What happens to our bodies when we eat chillies?
Spiciness isn’t a flavour, not like sweet or sour - it’s just the result of the activation of pain receptors in the body. The chemical that causes the spiciness in chilli peppers is capsaicin, which is what creates the burning sensation when eaten.
Your body actually views capsaicin as an offensive substance which needs to be immediately flushed out. Capsaicin latches on to pain receptors in the nose, mouth, and skin, which are normally only activated in the presence of heat. It irritates the mucous membranes in the nose, causing them to be inflamed.
Nutritionist Melissa Calendar explains “capsaicin irritates your mucus membranes, especially the ones in your nose, so as a defense mechanism they produce more mucus, causing your nose to run so the extra amounts of mucous are actually a defense mechanism to try and keep out the unwanted substance.”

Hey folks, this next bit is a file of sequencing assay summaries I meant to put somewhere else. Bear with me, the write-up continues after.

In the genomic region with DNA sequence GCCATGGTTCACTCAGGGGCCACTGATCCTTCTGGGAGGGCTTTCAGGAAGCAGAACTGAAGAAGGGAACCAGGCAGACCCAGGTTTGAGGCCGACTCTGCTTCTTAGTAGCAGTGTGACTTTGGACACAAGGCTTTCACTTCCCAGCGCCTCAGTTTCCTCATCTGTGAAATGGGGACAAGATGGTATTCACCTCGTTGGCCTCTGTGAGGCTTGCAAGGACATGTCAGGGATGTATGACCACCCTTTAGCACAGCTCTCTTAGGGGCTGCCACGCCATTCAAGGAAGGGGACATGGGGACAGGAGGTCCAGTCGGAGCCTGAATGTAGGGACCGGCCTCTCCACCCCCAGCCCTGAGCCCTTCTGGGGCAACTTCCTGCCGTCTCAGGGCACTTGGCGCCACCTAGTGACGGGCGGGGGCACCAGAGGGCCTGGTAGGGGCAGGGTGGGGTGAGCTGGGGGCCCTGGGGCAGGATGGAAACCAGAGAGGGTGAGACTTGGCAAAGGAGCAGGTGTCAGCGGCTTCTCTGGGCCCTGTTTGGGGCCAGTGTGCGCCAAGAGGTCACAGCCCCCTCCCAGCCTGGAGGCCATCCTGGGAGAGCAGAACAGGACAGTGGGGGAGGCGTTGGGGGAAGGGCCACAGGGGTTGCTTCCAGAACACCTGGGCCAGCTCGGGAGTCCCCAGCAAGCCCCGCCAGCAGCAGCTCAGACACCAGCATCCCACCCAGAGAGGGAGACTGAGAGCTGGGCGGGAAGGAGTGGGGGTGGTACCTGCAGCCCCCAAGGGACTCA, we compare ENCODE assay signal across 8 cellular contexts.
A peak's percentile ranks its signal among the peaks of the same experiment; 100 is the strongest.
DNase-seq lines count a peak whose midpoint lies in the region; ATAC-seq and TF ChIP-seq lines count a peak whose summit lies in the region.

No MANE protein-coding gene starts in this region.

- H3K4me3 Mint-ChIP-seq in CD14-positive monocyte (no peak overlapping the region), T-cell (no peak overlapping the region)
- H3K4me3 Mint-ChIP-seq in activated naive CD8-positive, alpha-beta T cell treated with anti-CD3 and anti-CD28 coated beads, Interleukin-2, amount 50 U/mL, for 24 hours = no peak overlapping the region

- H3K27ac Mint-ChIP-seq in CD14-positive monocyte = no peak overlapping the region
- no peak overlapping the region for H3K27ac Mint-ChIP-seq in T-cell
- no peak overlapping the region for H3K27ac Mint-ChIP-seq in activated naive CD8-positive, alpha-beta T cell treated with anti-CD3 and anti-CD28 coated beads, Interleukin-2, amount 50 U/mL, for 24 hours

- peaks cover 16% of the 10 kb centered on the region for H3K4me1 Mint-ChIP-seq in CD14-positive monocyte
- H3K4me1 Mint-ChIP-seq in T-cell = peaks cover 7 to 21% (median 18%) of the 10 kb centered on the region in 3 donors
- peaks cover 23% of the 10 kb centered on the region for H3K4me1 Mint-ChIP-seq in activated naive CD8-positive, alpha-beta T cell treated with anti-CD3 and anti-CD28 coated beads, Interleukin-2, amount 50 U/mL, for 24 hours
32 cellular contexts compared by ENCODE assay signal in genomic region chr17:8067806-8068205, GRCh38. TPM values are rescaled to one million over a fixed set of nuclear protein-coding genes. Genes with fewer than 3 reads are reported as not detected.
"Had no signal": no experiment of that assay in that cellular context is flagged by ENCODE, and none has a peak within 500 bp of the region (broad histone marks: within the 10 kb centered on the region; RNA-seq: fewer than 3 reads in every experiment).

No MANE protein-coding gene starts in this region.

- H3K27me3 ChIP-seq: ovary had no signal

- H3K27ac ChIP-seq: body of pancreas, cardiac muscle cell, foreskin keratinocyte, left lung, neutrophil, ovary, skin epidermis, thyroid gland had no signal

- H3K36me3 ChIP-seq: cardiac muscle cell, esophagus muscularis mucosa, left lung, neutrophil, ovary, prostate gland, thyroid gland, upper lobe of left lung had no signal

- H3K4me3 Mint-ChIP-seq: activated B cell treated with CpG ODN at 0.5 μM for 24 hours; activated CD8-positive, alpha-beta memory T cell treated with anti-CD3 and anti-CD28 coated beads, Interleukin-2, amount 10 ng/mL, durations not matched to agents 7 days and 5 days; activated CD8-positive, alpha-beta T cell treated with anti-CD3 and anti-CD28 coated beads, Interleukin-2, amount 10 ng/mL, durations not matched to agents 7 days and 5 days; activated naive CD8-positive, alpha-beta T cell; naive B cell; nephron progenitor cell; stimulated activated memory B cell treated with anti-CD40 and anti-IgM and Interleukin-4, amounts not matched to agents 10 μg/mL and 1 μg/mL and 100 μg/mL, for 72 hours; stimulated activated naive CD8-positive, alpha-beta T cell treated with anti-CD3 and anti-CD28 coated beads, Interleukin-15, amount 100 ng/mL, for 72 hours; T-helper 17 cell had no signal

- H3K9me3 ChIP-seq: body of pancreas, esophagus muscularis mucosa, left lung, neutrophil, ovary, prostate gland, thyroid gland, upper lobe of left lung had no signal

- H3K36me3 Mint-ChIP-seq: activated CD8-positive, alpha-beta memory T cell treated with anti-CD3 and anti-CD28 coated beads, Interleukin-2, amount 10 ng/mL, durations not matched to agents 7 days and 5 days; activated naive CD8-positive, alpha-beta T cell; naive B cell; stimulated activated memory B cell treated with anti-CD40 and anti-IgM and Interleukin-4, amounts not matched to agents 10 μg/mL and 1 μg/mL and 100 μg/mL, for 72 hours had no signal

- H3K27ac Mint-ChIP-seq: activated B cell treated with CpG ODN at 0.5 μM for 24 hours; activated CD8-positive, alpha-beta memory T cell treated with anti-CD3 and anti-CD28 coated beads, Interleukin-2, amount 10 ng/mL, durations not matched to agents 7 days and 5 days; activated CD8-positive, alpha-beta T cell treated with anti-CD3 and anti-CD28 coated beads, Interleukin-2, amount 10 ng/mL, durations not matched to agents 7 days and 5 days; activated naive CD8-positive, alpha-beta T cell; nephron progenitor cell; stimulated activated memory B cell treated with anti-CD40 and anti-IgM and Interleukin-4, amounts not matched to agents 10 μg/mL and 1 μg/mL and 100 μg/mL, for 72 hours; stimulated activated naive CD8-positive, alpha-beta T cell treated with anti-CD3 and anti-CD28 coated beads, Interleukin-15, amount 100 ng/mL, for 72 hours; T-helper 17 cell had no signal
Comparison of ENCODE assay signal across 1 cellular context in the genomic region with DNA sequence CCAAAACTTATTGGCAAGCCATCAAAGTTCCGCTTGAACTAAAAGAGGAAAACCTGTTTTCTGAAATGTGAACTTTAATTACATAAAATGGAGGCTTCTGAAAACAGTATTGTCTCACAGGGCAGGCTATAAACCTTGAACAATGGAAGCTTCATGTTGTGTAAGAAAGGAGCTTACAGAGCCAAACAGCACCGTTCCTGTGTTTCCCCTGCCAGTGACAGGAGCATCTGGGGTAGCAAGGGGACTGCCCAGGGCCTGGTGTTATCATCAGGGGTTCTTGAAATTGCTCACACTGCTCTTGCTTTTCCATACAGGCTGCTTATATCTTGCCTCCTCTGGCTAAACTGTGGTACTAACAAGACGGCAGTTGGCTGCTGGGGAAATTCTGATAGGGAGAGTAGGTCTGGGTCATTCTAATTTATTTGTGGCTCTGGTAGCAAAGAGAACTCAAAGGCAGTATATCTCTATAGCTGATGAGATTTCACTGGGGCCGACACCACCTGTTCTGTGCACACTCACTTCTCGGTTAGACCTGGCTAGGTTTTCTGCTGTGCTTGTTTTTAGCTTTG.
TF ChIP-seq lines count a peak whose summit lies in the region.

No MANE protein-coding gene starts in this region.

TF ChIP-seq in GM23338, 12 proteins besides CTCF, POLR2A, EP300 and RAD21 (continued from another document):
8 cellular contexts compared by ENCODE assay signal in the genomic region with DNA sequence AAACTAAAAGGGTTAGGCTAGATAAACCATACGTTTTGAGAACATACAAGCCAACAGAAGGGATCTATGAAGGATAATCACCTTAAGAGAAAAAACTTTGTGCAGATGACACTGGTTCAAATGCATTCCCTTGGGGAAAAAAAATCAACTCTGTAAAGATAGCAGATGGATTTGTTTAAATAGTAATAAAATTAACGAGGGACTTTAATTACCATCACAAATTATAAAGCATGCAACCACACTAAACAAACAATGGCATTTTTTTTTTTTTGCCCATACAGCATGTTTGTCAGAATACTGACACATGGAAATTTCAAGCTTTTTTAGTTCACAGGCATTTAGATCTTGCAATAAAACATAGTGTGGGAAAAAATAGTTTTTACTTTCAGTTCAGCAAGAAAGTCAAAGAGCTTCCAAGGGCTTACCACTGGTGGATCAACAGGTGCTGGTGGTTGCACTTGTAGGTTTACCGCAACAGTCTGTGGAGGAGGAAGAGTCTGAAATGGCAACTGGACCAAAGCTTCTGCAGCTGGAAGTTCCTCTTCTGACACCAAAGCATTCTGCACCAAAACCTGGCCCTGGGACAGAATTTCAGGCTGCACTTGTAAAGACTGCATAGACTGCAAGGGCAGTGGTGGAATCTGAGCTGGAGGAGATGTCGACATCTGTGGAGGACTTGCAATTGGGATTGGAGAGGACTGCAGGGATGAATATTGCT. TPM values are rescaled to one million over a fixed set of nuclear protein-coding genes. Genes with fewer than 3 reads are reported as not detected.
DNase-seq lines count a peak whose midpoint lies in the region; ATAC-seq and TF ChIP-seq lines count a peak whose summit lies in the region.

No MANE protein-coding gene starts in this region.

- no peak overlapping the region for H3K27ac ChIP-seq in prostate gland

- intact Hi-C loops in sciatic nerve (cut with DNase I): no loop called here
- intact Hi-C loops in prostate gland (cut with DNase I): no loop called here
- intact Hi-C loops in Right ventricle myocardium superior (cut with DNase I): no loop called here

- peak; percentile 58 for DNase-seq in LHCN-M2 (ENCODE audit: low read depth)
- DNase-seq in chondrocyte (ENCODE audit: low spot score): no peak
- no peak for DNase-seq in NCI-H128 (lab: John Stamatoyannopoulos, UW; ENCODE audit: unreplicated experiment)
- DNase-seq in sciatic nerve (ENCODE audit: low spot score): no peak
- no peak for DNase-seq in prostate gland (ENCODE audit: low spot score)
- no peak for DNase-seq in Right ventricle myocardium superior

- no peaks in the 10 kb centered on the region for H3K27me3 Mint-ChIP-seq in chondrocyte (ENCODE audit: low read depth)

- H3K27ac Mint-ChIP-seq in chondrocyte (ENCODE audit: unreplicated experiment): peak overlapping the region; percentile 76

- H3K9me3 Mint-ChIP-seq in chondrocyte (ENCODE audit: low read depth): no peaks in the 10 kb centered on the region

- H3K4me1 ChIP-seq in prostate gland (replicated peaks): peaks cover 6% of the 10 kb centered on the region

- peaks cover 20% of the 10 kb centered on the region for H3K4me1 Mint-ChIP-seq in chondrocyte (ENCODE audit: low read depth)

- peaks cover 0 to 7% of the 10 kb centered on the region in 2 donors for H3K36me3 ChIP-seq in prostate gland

The sensation produced by the capsaicin is the same sensation that heat would cause, which explains the burn. The capsaicin tricks the nerves and sends messages to your brain. This signal turns the nerve cell on to allow it to trigger other nerve cells that will carry the message to the brain that it has to respond to this dangerous temperature - hence the sweating that often accompanies a spicy meal - this is the body's reaction to try and cool itself down.
So why the red face and hands? The redness on your hands and face is another sign of your body attempting to cool off. Capillaries below the skin dilate in response to the “heat,” and blood rushes through them to move heat to the surface of your body, where it can more easily radiate away.